Researchers have discovered a new, undetected PowerShell backdoor that is actively being used by threat actors in the wild. Based on the features found within the backdoor, it appears that its primary purpose is to exfiltrate data from the compromised system.
The infection vector used for this backdoor is that of a phishing email containing a malicious attachment called “Apply Form.docm.” The lure appears to be a LinkedIn-based job application, with the malicious attachment masquerading as an application form. The document contains macros that, when executed, will create a VBS script that creates a scheduled task to impersonate a Windows update. The script then creates and executes two PowerShell scripts that act as the main backdoor payload. The first script connects to the attacker’s C2 server, sending a sequentially generated victim ID, and then awaits further commands. When a command is received from the C2 server, the second script decodes and decrypts the command, executes it, and then encrypts and uploads the results back to the C2 server. At the time of analysis, both of these PowerShell scripts were completely undetected on VirusTotal, making it unlikely that any security product would be able to detect them.
Based on the analysis of the commands sent to the backdoor, a vast majority were related to data exfiltration, with the others used for user enumeration, file listings, removal of files and accounts, and enumerating RDP servers. At the time of reporting, it is believed that around 69 victims have been infected with this backdoor, based on the victim ID received by the researchers.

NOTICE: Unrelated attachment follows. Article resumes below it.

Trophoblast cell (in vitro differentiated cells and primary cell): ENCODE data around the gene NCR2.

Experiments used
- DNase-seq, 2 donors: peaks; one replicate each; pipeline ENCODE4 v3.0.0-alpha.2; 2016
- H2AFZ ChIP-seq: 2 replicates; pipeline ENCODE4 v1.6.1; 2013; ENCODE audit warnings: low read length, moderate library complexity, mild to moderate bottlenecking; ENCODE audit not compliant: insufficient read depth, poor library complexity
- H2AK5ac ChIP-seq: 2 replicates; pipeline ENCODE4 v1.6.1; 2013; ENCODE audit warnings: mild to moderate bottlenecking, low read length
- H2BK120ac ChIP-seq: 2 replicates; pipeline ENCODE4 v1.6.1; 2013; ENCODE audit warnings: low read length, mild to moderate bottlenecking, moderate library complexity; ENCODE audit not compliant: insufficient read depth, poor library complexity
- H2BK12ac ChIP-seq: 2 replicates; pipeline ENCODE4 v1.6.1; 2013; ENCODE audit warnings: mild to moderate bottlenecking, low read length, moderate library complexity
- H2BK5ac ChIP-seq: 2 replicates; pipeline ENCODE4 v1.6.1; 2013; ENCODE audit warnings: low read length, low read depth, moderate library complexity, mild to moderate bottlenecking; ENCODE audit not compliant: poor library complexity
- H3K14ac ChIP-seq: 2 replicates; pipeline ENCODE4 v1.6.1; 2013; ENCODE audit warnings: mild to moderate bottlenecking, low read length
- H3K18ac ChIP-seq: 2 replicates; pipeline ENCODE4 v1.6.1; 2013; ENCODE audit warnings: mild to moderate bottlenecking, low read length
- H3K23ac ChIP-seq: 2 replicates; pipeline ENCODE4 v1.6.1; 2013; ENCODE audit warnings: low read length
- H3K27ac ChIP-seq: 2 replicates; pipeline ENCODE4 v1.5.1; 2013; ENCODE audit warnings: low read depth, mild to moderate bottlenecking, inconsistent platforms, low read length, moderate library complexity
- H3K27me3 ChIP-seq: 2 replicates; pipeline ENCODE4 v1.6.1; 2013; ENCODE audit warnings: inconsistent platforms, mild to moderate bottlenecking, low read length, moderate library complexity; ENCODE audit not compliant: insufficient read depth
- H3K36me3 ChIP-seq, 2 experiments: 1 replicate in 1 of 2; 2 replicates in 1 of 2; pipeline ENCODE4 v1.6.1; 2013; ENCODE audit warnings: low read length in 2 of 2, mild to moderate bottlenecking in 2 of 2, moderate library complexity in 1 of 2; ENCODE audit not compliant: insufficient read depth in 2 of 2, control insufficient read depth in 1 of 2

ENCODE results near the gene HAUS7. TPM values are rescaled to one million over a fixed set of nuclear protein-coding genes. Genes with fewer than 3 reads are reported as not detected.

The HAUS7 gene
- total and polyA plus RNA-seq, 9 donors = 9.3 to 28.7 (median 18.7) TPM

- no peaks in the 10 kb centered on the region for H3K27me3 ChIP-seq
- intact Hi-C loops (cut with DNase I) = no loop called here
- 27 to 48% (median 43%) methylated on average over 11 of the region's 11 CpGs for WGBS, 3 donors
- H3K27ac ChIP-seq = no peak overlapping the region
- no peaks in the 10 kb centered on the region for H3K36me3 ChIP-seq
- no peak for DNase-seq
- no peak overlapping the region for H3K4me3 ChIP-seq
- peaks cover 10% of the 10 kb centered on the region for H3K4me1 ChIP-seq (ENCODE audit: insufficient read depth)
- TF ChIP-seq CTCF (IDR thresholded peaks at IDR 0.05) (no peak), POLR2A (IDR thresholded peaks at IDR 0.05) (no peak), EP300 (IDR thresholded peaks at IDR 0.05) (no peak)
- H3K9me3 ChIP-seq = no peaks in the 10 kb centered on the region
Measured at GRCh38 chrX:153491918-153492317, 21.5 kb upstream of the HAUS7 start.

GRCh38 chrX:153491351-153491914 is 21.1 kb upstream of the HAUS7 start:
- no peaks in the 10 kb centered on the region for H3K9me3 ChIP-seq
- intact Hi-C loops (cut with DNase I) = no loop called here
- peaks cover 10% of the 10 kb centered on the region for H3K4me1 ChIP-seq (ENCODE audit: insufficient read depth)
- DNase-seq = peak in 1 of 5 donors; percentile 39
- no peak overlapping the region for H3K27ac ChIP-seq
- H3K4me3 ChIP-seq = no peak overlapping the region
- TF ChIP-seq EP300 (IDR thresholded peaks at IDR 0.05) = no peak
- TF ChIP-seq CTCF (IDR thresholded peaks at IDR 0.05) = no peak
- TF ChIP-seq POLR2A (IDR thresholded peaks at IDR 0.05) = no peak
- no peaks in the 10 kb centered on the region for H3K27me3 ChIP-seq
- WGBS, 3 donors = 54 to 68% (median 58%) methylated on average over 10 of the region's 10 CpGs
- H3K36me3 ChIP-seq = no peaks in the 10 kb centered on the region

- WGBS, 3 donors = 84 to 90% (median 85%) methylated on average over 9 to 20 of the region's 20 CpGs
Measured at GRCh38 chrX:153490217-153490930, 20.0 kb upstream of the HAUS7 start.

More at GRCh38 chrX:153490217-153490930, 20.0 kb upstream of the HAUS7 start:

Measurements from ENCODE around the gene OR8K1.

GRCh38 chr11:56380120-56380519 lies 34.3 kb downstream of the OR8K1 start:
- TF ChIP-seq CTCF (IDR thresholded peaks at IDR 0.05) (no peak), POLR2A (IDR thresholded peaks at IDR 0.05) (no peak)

It is highly recommended to implement and maintain good email security products to help detect phishing emails and malicious attachments. It is also recommended to implement an attachment file type block list, if possible, to help prevent attachments with specific file extensions from being delivered to end users. In this scenario, the threat actors used “.docm” files to deliver their malicious payload, which for most organizations would likely be considered an abnormal or suspicious attachment type for incoming emails. By maintaining a strong security posture at the email level, an organization can help prevent these malicious payloads from even reaching the end user. In cases where an email does make it through and an end user executes it, it is recommended to have good security endpoint controls, such as an EDR, on all devices in the environment. While this backdoor is currently undetected, security controls will eventually create signatures for it, thus potentially allowing for the endpoint control to prevent its execution. In cases where prevention does not occur, maintaining strong detections is highly recommended to alert analysts to a potential infection. The infection payload and backdoor itself exhibit abnormal behavior that would make for good detection opportunities on a system. Activity like Word creating a VBS or PowerShell script, a VBS script creating a scheduled task meant to look like a Windows update, and PowerShell making outbound network connections that match C2 beaconing behavior are all activities that would be considered suspicious on and endpoint. Binary Defense’s Managed Detection and Response service is an excellent asset to assist with these types of detection needs.